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Harvard Hosts First Israel Summit

Former University President Lawrence H. Summers speaks at the Israel Summit.
Former University President Lawrence H. Summers speaks at the Israel Summit. By Courtesy of Max W. August
By Kanishk A. Mittal, Contributing Writer

UPDATED: April 11, 2018 at 2:00 a.m.

Harvard hosted its first-ever Israel Summit Sunday, bringing together affiliates from across the University to learn about all things Israel at the Charles Hotel.

The Israel Summit was “aimed at broadening all students’ horizons on Israel,” according to its website. The event featured speakers from multiple industries, ranging from public service and non-profits to tech and academia.

Notable speakers included University Provost Alan M. Garber ’76, who gave opening remarks, fashion designer Elie Tahari, former University President Lawrence H. Summers, political analyst and former presidential adviser David Gergen, NBA allstar Amar'e Stoudemrie, and Ron Prosor, a former Israeli ambassador to the United Nations.

Conference director Max W. August ’20 said the summit was meant to reach a new kind of audience and to encourage conversation about issues involving Israel.

“Issues around Israel are complex, and I think they’re often times misunderstood,” he said.

Attendees numbered over 400—in addition to thousands who watched online—and included student representatives from every Ivy League school, according to August.

August said the summit’s organizers—comprising a team of students from across campus—raised nearly $200,000 for the event, which was co-sponsored by Hillel International, the Paul E. Singer Foundation, and Birthright Israel Excel, in addition to several other organizations on and off campus.

The College Democrats, College Republicans, the Leadership Institute at Harvard College, and a number of other student associations from the University's different schools also threw their support behind the event.

August said these clubs' support and help mitigated some of the challenges inherent in organizing something on the scale of the Summit for the first time.

The summit in part featured “Fireside Chats,” in which smaller groups of attendees chatted with speakers directly. The event also included a career fair during which attendees met with potential employers and non-governmental organizations working in Israel and other countries to discuss summer and post-graduation opportunities like jobs, trips, and fellowships. Career fair participants included Via, MassChallenge, and Fiverr.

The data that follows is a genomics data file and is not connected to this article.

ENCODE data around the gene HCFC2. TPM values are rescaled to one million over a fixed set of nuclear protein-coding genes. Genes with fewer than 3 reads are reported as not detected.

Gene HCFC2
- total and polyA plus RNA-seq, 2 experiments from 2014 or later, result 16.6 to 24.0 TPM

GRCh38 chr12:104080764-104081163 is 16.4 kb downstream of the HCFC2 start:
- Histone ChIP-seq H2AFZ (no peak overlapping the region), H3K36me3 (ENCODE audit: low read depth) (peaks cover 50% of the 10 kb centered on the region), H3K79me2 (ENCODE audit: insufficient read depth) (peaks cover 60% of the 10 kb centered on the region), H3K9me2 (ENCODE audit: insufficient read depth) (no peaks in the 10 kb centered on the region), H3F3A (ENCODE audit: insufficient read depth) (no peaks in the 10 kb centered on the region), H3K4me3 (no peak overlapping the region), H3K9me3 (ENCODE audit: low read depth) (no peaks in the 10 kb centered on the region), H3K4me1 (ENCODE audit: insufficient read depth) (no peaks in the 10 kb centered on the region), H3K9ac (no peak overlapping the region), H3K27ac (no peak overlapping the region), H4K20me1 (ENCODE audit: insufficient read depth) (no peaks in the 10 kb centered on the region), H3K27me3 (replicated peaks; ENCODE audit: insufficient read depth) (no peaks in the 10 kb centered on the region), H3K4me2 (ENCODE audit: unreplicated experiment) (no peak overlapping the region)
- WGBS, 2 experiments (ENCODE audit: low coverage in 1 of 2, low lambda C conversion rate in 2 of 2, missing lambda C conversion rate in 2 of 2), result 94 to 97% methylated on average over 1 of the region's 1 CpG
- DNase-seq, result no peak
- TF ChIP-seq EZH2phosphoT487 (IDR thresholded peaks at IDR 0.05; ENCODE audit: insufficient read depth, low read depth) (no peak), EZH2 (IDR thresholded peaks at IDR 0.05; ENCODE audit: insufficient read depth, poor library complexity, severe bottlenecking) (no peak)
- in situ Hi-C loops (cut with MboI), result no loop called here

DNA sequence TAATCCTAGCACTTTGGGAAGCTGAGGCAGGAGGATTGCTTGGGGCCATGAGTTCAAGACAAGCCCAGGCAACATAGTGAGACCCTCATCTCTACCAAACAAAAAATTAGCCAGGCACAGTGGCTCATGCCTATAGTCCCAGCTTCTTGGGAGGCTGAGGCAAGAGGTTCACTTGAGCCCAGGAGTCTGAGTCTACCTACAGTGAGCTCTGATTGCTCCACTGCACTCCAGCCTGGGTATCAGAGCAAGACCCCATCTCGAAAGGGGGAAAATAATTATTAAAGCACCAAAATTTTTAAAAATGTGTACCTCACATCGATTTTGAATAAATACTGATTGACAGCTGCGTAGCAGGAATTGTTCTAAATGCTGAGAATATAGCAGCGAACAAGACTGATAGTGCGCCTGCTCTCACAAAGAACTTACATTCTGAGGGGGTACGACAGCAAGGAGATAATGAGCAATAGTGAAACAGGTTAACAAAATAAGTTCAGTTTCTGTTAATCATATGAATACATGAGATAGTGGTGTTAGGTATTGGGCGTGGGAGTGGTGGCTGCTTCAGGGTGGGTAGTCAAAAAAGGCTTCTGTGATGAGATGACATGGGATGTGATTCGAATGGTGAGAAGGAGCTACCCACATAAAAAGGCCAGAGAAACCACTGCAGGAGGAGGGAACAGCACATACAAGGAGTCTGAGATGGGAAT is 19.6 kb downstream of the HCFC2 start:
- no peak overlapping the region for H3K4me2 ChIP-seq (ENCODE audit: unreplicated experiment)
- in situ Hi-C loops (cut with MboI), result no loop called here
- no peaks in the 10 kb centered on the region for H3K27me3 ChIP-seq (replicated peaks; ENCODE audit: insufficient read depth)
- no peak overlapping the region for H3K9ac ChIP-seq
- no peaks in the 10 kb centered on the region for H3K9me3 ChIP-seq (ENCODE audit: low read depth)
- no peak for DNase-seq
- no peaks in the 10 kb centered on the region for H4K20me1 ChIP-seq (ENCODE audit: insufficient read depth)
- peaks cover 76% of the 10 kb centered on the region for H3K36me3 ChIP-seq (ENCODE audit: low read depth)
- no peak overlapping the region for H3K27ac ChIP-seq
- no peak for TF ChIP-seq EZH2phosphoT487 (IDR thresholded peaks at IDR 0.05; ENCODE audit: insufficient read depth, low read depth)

Sivan Ya’ari, the founder of Innovation: Africa, a non-profit organization that aims to share novel Israeli technology in fields like renewable energy and water purification with African nations, said she participated in the summit to encourage students to become involved in issues related to Israel.

“The reason why I came was because many of the students here are the future leaders and I was a student when I started and I hope that some of what I said will inspire them to do the same,” Ya’ari said.

Jonah C. Steinberg, executive director of Harvard Hillel, praised students for their commitment to planning the summit.

“It goes to show that when students have an idea and if they stick to it, and really are committed to the vision of it, they’re able to raise the bar, and I’m just honored to be a part of it,” Steinberg said.

August said he hopes that the summit will continue on annual basis and that the footage of the summit, when released, will reach thousands of people.

This article has been revised to reflect the following correction:

CORRECTION: April 9, 2018

A previous version of this article incorrectly identified Onward Israel and TavTech as participants in the Israel Summit Career Fair. In fact, these groups only participated in a "Special Opportunities" segment of the summit.

CORRECTION: April 9, 2018

Due to an editing error, a previous version of this article incorrectly identified the gender of Sivan Ya’ari.

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